There are many reasons to begin writing on a regular basis. One is to keep an evolving record of your ideas as you create and refine them. Another is to take ideas that you have already tested and present them to the world.
These two reasons are entirely different. And many aspiring authors forget this distinction—to their peril.
Maybe you shouldn’t write a book—yet
Perhaps you’ve had this experience: In a casual conversation, you explain one of your big ideas to a friend. “That’s great,” she says. “You should write a book!”
A more useful interpretation is you should put that in writing. I won’t argue with that, especially if you want to crap-test the idea.
But are you ready to publish a book? Not necessarily.
Ways to test
If you want to publish a nonfiction book to establish your credibility as an expert, consider this: Your book will culminate a long period of engagement with your ideas. This can include:
- Blogging about the ideas and monitoring the comments
- Writing for trade journals or other periodicals and seeing if editors and readers respond
- Speaking about your ideas and listening—without resistance—to audience reactions
- Translating your ideas into a program of concrete suggestions that people that people can use and evaluate
- Conducting research based on your big idea—something that Dan Pink did for To Sell Is Human
- Circulating a draft of your book to competent reviewers and asking for comments
Until you done such testing over a period of several years, you’re probably not ready to publish.
Overcoming our built-in biases
Ruthless testing is necessary due to a human weakness called confirmation bias. Shane Parrish at the Farnam Street blog defines this as “the tendency to seek information that confirms prior conclusions and to ignore evidence to the contrary.”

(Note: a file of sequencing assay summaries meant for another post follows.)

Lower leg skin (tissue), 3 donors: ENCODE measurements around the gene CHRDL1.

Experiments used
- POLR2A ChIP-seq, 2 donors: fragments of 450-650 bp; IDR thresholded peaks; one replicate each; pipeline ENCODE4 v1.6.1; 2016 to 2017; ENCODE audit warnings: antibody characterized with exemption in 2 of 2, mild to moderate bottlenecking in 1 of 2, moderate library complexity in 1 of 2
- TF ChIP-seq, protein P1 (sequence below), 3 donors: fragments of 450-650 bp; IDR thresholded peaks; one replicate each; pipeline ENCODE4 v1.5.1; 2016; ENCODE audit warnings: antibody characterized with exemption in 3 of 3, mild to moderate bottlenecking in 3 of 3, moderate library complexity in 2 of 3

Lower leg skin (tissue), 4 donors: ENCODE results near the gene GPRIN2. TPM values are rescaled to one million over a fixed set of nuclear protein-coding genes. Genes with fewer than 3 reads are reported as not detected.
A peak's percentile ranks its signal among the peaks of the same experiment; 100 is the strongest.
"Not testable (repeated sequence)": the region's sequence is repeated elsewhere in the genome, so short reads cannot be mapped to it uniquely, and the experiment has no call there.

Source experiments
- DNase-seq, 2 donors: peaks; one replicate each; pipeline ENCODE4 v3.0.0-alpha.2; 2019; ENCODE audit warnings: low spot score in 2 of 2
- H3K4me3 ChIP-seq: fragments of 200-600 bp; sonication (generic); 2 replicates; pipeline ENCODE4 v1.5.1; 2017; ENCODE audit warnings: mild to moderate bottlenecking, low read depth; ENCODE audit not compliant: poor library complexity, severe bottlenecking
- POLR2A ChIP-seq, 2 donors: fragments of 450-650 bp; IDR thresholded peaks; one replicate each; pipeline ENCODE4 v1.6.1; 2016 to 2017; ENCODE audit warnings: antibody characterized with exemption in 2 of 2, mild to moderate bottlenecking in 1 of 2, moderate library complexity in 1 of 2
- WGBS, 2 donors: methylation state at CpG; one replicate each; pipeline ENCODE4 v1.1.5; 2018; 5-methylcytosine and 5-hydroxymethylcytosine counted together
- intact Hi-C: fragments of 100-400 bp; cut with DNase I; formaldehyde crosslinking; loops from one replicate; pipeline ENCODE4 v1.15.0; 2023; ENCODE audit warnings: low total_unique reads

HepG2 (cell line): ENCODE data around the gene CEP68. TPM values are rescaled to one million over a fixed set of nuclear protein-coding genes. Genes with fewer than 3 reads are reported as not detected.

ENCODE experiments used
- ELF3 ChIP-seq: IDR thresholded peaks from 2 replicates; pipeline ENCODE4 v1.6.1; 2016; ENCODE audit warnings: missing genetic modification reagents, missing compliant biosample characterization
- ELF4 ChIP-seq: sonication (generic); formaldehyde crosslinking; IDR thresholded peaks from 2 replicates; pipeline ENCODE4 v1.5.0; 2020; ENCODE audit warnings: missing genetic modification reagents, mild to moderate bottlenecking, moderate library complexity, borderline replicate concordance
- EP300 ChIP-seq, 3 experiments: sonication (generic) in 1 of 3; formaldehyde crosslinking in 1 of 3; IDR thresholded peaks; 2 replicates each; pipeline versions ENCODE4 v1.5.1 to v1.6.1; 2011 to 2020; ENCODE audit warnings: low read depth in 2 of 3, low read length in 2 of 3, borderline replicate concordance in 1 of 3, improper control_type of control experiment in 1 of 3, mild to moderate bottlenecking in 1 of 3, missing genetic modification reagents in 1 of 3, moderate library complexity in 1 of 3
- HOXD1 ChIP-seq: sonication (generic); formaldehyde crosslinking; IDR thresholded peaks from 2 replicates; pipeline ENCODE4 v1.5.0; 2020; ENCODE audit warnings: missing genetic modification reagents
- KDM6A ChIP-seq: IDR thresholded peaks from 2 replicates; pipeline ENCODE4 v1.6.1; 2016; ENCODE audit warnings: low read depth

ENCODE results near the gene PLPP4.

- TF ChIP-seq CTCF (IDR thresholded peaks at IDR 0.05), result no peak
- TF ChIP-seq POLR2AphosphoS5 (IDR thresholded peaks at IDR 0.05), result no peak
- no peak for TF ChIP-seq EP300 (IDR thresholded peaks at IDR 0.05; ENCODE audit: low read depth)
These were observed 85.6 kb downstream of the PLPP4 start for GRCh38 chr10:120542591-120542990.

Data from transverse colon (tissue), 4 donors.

How do we get past this bias? Make a deliberate effort to find evidence that disconfirms your ideas.
I admire this passage from Tad Golas’s foreword to The Lazy Man’s Guide to Enlightenment:
I never varied from my determination to evolve hard information, a way of being that could be relied on even in chaos. It was chaos that taught me. I was so ruthless in testing, suspecting every sentiment, that I came to feel I was a destroyer of ideas, and indeed my books are based on what I could not demolish. Anyone who wants to tear those books down will have to work harder and longer than I did.
Now there is a crap detector—and someone who sold a lot of books.
Golas captures the irony of intellectual adventure: If you love your ideas, then seek to destroy them. Otherwise, you have not done the work required to have an opinion.